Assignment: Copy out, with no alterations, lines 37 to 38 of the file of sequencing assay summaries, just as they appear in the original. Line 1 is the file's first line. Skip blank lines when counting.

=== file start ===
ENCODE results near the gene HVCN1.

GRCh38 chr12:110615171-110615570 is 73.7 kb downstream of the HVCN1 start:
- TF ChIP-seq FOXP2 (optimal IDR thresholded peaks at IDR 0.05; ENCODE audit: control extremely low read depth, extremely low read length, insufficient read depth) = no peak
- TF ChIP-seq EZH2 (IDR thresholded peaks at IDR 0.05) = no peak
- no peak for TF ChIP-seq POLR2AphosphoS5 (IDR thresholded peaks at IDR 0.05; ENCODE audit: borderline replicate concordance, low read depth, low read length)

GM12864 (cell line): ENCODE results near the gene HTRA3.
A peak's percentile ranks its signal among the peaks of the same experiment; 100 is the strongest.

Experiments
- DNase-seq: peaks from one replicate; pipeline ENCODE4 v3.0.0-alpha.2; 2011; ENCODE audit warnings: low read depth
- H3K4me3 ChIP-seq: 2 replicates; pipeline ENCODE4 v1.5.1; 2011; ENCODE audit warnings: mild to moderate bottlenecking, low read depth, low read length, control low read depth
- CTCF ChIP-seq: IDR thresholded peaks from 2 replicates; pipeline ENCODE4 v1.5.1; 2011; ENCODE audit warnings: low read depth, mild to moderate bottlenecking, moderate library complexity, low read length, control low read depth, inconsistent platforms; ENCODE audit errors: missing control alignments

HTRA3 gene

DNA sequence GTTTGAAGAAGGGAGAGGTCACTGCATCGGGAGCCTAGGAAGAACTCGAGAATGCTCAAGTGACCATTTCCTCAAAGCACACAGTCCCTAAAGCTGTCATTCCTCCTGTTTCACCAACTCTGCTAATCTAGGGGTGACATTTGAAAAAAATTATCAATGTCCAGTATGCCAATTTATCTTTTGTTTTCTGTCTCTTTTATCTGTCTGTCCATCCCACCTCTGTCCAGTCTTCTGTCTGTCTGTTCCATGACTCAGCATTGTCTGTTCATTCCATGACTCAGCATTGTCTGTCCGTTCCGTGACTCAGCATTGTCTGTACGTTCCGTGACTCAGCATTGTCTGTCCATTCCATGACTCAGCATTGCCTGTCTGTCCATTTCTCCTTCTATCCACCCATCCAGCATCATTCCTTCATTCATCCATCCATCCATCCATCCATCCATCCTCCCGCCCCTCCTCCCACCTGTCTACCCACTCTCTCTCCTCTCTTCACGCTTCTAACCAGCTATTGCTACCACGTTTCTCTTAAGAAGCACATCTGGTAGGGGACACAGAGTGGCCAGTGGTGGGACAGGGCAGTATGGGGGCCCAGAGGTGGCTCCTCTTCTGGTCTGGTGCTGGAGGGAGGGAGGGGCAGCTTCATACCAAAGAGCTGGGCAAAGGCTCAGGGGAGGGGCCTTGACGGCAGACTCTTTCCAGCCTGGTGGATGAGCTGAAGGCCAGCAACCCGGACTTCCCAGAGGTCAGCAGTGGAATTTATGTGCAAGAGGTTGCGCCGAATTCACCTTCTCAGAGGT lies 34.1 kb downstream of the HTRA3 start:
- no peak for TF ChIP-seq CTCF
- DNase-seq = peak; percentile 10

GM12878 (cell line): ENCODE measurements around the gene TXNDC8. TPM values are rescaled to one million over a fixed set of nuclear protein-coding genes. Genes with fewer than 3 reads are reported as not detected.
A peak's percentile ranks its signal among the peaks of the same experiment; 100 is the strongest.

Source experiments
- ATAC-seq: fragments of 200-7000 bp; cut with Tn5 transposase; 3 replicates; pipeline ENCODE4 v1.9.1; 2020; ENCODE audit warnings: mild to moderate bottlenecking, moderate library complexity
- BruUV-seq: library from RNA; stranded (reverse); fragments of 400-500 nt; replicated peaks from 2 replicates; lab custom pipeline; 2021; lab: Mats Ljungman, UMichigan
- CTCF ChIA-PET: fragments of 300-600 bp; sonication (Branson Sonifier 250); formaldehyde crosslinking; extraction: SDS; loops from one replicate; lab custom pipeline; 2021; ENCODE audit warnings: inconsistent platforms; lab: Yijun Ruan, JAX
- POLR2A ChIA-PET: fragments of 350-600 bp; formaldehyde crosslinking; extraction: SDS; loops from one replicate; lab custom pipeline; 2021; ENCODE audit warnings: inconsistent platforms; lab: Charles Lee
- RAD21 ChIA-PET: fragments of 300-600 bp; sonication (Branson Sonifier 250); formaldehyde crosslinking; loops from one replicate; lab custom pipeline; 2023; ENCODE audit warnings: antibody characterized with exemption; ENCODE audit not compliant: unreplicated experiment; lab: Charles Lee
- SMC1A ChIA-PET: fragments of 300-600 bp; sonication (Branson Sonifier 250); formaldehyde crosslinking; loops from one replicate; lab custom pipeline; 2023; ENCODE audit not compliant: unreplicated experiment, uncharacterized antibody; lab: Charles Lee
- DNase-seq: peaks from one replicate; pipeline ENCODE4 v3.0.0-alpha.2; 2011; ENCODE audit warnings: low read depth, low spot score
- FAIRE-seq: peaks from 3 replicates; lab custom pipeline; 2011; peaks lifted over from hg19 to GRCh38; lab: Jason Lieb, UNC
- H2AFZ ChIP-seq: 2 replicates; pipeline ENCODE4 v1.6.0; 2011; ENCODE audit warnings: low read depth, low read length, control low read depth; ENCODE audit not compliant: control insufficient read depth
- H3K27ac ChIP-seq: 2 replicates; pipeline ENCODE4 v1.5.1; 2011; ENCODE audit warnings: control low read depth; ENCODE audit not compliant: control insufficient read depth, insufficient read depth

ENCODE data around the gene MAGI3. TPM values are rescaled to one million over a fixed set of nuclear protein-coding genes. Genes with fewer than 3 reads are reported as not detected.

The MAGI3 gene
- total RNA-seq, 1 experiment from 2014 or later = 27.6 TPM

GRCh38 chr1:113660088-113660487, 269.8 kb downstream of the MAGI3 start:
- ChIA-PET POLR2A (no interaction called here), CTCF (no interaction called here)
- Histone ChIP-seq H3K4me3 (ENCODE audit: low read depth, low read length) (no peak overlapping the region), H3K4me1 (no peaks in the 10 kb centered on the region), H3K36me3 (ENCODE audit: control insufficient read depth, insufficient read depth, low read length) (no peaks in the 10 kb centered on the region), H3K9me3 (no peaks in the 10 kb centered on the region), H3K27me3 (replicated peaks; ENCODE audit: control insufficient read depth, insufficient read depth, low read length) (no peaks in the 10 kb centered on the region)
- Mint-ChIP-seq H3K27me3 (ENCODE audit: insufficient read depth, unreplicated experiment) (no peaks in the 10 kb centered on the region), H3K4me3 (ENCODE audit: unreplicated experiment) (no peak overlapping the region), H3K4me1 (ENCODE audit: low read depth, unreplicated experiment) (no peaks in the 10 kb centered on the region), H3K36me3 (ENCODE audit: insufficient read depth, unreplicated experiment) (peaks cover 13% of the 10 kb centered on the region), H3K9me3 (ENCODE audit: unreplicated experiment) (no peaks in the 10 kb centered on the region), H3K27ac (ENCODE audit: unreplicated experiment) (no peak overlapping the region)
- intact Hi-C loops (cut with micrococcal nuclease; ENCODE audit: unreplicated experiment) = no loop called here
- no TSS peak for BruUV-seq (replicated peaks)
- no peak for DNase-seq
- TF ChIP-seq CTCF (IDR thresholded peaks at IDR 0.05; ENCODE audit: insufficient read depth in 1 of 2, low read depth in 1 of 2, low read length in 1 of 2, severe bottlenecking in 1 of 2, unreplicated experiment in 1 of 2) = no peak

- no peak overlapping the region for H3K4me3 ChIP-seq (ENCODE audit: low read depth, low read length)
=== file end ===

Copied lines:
- no TSS peak for BruUV-seq (replicated peaks)
- no peak for DNase-seq